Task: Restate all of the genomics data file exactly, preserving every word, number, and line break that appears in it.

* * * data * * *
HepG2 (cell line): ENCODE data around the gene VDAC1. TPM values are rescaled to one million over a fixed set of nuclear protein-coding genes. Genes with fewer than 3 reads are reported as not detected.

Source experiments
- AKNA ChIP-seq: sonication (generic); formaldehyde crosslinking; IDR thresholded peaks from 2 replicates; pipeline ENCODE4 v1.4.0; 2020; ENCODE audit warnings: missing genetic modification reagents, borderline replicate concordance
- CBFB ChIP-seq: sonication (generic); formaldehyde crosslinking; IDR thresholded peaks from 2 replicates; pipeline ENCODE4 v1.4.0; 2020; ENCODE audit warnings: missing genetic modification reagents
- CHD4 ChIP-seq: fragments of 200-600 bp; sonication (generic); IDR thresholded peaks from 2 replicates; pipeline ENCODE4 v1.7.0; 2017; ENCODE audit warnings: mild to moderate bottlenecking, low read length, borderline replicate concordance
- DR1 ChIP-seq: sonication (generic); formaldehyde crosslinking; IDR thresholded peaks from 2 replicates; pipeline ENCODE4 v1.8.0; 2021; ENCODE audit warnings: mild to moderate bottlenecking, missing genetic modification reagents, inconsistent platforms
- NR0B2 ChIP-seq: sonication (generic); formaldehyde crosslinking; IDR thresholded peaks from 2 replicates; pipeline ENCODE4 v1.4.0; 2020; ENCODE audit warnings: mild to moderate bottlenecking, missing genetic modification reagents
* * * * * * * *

HepG2 (cell line): ENCODE data around the gene VDAC1. TPM values are rescaled to one million over a fixed set of nuclear protein-coding genes. Genes with fewer than 3 reads are reported as not detected.

Source experiments
- AKNA ChIP-seq: sonication (generic); formaldehyde crosslinking; IDR thresholded peaks from 2 replicates; pipeline ENCODE4 v1.4.0; 2020; ENCODE audit warnings: missing genetic modification reagents, borderline replicate concordance
- CBFB ChIP-seq: sonication (generic); formaldehyde crosslinking; IDR thresholded peaks from 2 replicates; pipeline ENCODE4 v1.4.0; 2020; ENCODE audit warnings: missing genetic modification reagents
- CHD4 ChIP-seq: fragments of 200-600 bp; sonication (generic); IDR thresholded peaks from 2 replicates; pipeline ENCODE4 v1.7.0; 2017; ENCODE audit warnings: mild to moderate bottlenecking, low read length, borderline replicate concordance
- DR1 ChIP-seq: sonication (generic); formaldehyde crosslinking; IDR thresholded peaks from 2 replicates; pipeline ENCODE4 v1.8.0; 2021; ENCODE audit warnings: mild to moderate bottlenecking, missing genetic modification reagents, inconsistent platforms
- NR0B2 ChIP-seq: sonication (generic); formaldehyde crosslinking; IDR thresholded peaks from 2 replicates; pipeline ENCODE4 v1.4.0; 2020; ENCODE audit warnings: mild to moderate bottlenecking, missing genetic modification reagents